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舊 11-22-18, 09:37 PM   #1
david
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註冊日期: Mar 2002
文章: 20,716
Warcraft手遊開發中

引用:
Diablo Immortal isn’t the only mobile game in development at Blizzard’s incubation department, and although a sceptical fan might question the motivations behind these games, some current and former employees insist that these games are in development because Blizzard’s developers genuinely want to make them.

“There are lots of mobile game players at Blizzard,” said a current developer. “There are lots of people actually excited about mobile games. The reaction inside the company to Immortal is very different than the reaction outside the company. Part of the thinking on a lot of these is, people want to work on smaller projects. Smaller projects in mobile tend to make sense.”

For example, developers told me, quite a few people at Blizzard play Pokémon Go, the massively popular mobile game that lets you use your phone’s camera to catch wild creatures. As one developer explained, the iconic orc statue in the center of Blizzard’s campus is a Pokéstop, and staff wage war over who gets to control the landmark on a daily basis.

The natural extension of that was for one of Blizzard’s incubation teams to develop a Warcraft version of Pokémon Go, which is in development for smartphones now. Surely it occurred to the decision-makers at Blizzard that this Warcraft spinoff could be a massive revenue generator, but the game is also in production because lead designer Cory Stockton (formerly of World of Warcraft) is a huge fan of Pokémon. (People who have played the Warcraft mobile game say it’s also got a lot more to it than Pokémon Go, including single-player mechanics.)

Perhaps it’s a win-win for Adham. With mobile games, Blizzard can please Activision’s investors by appealing to burgeoning video game markets in China and India, and Blizzard can also satisfy its veteran developers by letting them work on smaller projects that they really want to make.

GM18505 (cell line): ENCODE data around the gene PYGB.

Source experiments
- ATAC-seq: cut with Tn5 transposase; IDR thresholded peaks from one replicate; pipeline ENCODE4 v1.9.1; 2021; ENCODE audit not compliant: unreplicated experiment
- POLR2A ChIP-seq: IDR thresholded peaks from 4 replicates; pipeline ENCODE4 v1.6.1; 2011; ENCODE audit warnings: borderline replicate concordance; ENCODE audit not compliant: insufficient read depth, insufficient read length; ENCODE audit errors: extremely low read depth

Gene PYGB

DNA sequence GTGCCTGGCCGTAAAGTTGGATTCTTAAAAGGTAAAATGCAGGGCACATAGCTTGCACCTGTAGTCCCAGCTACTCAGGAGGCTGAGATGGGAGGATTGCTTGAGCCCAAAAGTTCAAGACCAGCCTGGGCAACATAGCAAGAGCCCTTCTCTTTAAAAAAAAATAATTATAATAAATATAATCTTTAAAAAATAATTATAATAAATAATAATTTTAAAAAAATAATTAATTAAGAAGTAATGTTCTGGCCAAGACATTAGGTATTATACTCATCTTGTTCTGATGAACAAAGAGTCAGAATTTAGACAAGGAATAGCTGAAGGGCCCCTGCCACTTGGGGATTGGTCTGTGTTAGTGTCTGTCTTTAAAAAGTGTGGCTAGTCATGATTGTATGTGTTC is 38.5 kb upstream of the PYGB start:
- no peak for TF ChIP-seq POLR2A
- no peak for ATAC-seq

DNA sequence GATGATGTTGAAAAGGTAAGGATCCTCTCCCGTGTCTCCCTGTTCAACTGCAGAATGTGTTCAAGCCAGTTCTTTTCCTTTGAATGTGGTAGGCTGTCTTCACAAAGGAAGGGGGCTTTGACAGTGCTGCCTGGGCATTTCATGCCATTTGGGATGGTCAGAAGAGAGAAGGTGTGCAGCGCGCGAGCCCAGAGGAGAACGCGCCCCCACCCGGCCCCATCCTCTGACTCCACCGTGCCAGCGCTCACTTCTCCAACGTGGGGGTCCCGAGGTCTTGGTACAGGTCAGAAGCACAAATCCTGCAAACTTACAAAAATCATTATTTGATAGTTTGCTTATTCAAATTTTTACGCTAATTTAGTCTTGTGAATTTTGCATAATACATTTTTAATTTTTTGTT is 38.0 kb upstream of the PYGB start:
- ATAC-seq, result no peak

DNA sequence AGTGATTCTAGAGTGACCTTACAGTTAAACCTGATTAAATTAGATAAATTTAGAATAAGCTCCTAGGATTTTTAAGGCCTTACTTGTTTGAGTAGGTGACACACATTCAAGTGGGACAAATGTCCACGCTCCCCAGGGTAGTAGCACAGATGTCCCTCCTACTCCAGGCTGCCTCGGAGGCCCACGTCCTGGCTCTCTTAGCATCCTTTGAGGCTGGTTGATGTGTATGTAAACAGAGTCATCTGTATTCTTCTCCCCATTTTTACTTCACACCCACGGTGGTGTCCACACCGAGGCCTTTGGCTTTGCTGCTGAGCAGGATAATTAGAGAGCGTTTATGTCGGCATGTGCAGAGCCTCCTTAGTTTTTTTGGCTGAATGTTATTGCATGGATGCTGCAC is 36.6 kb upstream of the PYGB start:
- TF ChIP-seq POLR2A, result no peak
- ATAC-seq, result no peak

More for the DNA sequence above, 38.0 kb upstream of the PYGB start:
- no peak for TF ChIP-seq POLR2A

“The reality is, everything that is in incubation at Blizzard is in incubation because Allen Adham believed they were worthwhile,” said another current developer. These mobile games might not appeal to as many of Blizzard’s hardcore fans—those who prefer to play games mainly on PCs—but they have appealed very much to the developers.

Yet over the past year, Activision’s influence on Blizzard has been very real - and Blizzard staff say things are starting to feel a little different for the once-autonomous company.
Blizzard要搶歐美手遊DEV第一把膠椅?


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舊 11-09-19, 03:45 PM   #2
david
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註冊日期: Mar 2002
文章: 20,716
Activision Is Planning More Mobile Games, All Franchises Under Consideration

More mobile games from Activision are on the way.

引用:
Activision is interested in ramping up its mobile game development. During an earnings call, Activision Blizzard president and chief operating officer Coddy Johnson said the company is looking at every one of its franchises to potentially bring to mobile.